How to Integrate Kerlink Wanesy with Amazon AWS

Did you know the sensor data received on the Kerlink Wanesy Management Centre doesn’t have to be stored only there? In this blog post, I will show you how you can integrate Kerlink Wanesy with Amazon AWS.

Creating ‘Things’ in AWS

Once logged into the AWS IoT platform, go to the Manage section and click on the Things tab. Then click on Create things and select Create single thing. Press next.

In the ‘Things’ properties section give your ‘Thing’ (no pun intended!) a name.
Then expand the Thing Type tab and click on Create thing type.

You will then need to give a name to your Thing type and expand the Searchable attributes section. Add 3 attributes by clicking the Add attribute button. Name it as per the picture below, then click Create.

Adding searchable Attributes

You should see the green ribbon on top of your screen saying that you successfully created a thing type. Wait for a second and under the thing type section you should see 3 boxes called Searchable attribute and Value – optional next to them. Fill in the values as per the picture below.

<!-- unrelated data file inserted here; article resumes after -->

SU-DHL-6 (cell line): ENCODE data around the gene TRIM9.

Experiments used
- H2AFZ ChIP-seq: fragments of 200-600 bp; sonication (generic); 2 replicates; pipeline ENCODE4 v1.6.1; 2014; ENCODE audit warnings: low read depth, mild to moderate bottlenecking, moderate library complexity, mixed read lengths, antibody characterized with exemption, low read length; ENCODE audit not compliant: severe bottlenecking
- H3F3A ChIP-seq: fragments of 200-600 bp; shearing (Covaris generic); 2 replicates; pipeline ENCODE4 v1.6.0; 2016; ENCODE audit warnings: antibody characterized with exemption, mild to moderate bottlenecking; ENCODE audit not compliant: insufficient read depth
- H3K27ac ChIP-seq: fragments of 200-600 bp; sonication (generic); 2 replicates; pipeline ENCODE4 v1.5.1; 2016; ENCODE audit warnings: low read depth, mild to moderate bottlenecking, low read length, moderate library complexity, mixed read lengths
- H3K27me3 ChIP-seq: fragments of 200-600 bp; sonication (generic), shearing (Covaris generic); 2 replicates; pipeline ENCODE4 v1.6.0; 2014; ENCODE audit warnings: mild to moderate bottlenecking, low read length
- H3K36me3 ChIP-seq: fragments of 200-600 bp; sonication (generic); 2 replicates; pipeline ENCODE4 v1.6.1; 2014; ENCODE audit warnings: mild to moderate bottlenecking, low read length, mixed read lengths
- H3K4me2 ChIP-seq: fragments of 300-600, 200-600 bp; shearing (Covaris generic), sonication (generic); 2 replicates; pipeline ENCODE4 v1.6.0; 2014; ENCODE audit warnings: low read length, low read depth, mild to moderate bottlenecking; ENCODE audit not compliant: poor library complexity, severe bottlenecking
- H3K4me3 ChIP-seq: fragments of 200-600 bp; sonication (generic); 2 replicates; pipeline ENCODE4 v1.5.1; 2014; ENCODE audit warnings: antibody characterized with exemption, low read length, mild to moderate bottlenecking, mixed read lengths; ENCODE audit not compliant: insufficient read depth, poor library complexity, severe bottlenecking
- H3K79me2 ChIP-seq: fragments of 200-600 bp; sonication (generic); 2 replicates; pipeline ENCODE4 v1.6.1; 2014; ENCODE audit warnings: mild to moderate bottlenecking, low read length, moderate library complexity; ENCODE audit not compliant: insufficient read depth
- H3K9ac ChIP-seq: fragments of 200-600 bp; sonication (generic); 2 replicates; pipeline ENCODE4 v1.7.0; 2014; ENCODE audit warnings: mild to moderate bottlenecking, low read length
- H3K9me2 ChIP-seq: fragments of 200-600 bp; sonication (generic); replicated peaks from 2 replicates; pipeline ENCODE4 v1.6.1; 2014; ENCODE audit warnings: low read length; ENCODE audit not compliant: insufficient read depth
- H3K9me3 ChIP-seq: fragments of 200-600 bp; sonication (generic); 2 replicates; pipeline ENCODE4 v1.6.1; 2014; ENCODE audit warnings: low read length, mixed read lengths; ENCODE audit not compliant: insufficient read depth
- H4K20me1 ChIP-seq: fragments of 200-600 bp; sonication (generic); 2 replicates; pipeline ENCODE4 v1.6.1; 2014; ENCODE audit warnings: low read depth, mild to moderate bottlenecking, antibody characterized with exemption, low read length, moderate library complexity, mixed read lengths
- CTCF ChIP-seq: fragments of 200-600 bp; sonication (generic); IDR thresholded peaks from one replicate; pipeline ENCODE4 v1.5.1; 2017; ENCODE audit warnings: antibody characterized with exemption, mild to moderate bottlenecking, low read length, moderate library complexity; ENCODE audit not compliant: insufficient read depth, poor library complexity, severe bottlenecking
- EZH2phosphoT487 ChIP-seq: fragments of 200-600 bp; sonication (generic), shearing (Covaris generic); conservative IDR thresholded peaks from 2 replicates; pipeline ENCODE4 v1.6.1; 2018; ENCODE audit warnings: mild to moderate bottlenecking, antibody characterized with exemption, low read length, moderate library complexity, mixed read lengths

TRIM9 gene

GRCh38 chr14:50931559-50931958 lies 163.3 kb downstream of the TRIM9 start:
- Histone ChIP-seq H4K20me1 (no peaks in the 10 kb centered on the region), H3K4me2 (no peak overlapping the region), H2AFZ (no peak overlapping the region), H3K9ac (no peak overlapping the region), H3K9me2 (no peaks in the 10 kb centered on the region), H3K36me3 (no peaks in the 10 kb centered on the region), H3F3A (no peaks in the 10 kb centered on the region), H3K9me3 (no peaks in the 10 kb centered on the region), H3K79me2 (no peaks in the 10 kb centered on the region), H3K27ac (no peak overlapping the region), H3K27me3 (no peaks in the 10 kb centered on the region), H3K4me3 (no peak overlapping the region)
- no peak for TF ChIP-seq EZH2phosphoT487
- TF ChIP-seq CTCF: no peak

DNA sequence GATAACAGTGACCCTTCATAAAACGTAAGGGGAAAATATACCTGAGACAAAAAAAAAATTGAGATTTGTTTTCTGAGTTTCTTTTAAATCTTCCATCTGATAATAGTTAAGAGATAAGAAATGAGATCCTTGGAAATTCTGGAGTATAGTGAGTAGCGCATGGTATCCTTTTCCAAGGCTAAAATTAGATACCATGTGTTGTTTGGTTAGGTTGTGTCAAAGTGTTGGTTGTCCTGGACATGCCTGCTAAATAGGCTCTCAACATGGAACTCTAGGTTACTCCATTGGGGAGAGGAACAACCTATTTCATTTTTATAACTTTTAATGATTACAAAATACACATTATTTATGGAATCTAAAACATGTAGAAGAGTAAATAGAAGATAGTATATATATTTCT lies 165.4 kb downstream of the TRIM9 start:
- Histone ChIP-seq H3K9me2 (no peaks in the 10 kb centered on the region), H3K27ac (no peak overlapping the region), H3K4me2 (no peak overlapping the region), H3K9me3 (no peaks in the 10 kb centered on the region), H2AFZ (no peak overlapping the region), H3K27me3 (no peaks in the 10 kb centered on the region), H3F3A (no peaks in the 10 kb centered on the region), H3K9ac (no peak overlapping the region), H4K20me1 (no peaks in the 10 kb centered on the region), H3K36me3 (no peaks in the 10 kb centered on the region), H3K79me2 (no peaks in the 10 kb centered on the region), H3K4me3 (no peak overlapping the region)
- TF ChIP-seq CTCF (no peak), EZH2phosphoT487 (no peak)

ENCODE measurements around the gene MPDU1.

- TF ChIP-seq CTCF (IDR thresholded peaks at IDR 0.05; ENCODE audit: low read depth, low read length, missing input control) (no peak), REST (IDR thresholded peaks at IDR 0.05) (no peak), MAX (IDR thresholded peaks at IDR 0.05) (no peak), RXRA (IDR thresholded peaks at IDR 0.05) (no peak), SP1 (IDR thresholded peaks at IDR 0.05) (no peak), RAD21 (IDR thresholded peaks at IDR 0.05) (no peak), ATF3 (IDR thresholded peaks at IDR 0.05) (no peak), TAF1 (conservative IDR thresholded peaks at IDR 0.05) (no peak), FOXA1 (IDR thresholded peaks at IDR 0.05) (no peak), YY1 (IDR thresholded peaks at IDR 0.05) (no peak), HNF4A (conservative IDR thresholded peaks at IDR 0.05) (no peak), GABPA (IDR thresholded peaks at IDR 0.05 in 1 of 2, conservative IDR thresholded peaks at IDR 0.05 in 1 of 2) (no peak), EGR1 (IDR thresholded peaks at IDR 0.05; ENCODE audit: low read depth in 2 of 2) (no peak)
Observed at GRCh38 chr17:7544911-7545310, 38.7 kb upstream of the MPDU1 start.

Searchable Attributes – Values

Now expand the Non-searchable thing attributes tab. Create 2 more attributes called app_eui and app_key and type the app_eui and app_key of your device. For example:

Non-searchable attributes

Once this is complete, scroll down and click Next. You can select Auto-generate a new certificate tab and click Create thing.

Creating the MQTT Shadow and Manage Certificates

Go to the thing you have created – Manage section > Things tab and click on the Thing name. Go to the Interact tab and click on view settings. Copy the Endpoint and save it in a safe place as you will need it to create a push config at a later stage.

Go back to your thing and click on the Device Shadows tab. Click Create shadow, give it a name and click Create. Now you can go to the shadow you’ve created and copy the MQTT topic prefix. Save it somewhere as it will be needed to configure Push config at a later stage.